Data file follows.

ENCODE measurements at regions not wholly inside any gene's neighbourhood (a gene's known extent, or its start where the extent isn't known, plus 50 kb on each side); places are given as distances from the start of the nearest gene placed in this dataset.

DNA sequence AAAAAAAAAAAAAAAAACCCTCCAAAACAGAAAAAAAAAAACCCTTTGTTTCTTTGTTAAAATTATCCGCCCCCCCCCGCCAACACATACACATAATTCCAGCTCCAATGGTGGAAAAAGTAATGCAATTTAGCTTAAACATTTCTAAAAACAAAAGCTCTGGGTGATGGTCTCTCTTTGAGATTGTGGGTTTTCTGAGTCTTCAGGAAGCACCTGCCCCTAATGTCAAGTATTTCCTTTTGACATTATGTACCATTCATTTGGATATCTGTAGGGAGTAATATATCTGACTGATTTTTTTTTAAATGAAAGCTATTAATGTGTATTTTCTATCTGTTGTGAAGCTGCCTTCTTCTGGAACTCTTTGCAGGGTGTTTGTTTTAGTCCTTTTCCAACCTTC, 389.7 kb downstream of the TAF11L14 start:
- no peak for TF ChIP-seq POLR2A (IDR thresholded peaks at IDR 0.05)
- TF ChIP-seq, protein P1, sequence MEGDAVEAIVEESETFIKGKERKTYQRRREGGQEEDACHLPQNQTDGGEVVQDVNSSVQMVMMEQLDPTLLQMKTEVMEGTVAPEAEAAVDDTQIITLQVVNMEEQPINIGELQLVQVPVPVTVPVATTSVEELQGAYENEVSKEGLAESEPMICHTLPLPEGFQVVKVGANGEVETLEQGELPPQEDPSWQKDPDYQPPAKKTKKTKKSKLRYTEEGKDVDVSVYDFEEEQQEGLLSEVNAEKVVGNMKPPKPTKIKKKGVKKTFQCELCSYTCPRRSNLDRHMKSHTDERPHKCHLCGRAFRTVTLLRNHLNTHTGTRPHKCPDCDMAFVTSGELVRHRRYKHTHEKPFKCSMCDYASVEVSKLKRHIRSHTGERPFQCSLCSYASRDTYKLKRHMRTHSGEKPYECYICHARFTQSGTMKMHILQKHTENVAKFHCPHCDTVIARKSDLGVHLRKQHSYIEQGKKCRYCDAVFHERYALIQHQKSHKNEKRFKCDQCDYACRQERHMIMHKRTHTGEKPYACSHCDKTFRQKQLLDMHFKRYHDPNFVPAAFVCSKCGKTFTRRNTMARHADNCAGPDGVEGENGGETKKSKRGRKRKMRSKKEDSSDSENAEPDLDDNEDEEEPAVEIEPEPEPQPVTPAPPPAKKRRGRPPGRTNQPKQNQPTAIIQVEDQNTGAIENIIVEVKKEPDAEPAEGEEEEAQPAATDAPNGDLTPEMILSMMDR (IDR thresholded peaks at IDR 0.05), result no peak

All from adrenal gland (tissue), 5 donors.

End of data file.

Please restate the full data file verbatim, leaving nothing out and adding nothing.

ENCODE measurements at regions not wholly inside any gene's neighbourhood (a gene's known extent, or its start where the extent isn't known, plus 50 kb on each side); places are given as distances from the start of the nearest gene placed in this dataset.

DNA sequence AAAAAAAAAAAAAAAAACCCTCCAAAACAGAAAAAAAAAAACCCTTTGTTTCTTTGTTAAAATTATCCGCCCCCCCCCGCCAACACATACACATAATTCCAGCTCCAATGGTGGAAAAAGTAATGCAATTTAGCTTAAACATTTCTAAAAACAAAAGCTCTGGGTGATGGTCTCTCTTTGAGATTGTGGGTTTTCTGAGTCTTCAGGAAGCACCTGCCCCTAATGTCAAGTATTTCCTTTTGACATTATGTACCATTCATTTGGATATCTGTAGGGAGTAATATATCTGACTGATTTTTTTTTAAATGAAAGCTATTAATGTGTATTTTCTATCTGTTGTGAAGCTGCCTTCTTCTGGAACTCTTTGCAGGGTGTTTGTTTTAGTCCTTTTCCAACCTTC, 389.7 kb downstream of the TAF11L14 start:
- no peak for TF ChIP-seq POLR2A (IDR thresholded peaks at IDR 0.05)
- TF ChIP-seq, protein P1, sequence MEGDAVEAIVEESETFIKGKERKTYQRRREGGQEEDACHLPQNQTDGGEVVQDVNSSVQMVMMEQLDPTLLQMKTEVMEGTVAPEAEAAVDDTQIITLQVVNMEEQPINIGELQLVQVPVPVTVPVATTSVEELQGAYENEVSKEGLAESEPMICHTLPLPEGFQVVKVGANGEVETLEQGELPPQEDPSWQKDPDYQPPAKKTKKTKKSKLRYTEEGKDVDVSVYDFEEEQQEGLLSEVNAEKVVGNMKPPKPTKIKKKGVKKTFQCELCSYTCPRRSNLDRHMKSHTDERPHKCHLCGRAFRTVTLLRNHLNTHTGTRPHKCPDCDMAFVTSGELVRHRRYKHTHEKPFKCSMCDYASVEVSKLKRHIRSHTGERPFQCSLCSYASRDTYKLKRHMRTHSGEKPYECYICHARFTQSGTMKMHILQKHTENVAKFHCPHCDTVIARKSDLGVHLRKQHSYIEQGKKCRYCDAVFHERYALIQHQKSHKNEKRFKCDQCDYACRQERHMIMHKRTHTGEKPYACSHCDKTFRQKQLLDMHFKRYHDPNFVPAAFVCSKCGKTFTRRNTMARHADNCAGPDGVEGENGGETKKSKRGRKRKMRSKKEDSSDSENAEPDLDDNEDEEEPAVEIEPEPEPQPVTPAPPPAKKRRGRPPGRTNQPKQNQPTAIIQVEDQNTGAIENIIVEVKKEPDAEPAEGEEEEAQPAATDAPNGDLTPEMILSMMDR (IDR thresholded peaks at IDR 0.05), result no peak

All from adrenal gland (tissue), 5 donors.